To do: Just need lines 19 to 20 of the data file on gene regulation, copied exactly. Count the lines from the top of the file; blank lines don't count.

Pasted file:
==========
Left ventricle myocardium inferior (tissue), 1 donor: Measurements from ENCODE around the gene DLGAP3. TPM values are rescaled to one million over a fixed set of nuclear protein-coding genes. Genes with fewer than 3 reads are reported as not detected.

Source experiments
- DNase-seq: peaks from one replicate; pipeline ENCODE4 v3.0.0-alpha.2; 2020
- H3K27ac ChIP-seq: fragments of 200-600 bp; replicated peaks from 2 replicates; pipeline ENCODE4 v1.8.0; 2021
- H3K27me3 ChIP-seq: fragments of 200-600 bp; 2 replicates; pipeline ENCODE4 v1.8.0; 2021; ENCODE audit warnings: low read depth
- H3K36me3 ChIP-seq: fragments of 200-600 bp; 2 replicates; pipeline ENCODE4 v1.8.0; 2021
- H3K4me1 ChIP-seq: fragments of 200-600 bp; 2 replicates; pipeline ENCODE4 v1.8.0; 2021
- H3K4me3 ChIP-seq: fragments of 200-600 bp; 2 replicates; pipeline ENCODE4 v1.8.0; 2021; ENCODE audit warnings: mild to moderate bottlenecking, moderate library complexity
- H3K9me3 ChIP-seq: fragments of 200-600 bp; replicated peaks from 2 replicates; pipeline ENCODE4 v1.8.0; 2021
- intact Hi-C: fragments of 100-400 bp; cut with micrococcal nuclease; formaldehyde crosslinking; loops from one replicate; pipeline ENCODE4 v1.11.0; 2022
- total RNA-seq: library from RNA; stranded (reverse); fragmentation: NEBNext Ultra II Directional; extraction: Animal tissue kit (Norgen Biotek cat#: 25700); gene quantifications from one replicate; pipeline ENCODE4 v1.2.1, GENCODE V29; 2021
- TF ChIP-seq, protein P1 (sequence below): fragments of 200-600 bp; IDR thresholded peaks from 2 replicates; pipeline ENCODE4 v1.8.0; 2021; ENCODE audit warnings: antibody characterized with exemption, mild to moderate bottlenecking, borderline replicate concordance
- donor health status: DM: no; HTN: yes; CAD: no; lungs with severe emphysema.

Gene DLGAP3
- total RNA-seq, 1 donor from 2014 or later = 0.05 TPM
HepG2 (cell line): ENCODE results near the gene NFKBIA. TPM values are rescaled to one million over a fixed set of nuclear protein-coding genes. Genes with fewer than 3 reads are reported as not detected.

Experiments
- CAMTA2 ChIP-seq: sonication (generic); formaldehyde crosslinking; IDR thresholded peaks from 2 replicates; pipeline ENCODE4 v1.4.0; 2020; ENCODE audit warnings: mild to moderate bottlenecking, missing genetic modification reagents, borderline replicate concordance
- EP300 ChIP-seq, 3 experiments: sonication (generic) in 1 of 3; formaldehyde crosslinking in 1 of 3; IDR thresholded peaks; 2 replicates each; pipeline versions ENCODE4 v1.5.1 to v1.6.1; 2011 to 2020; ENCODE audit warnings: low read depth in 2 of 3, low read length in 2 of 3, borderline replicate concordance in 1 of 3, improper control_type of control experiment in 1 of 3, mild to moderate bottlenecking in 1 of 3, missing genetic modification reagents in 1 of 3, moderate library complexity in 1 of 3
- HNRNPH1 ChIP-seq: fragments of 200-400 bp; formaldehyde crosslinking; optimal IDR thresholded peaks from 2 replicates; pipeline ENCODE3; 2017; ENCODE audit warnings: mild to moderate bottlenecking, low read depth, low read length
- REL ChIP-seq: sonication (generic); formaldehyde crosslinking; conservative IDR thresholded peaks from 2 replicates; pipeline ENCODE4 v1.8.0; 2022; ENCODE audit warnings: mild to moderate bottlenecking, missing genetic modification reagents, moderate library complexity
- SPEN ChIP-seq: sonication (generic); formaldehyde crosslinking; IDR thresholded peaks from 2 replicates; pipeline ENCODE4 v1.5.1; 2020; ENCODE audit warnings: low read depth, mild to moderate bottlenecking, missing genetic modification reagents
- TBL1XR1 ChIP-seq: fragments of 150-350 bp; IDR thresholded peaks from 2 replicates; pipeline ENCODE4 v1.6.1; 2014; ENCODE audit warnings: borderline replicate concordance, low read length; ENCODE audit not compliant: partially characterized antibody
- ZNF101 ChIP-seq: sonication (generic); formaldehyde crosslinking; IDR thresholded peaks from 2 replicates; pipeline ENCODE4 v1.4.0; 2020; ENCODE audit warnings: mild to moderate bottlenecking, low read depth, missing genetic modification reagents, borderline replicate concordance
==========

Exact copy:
- EP300 ChIP-seq, 3 experiments: sonication (generic) in 1 of 3; formaldehyde crosslinking in 1 of 3; IDR thresholded peaks; 2 replicates each; pipeline versions ENCODE4 v1.5.1 to v1.6.1; 2011 to 2020; ENCODE audit warnings: low read depth in 2 of 3, low read length in 2 of 3, borderline replicate concordance in 1 of 3, improper control_type of control experiment in 1 of 3, mild to moderate bottlenecking in 1 of 3, missing genetic modification reagents in 1 of 3, moderate library complexity in 1 of 3
- HNRNPH1 ChIP-seq: fragments of 200-400 bp; formaldehyde crosslinking; optimal IDR thresholded peaks from 2 replicates; pipeline ENCODE3; 2017; ENCODE audit warnings: mild to moderate bottlenecking, low read depth, low read length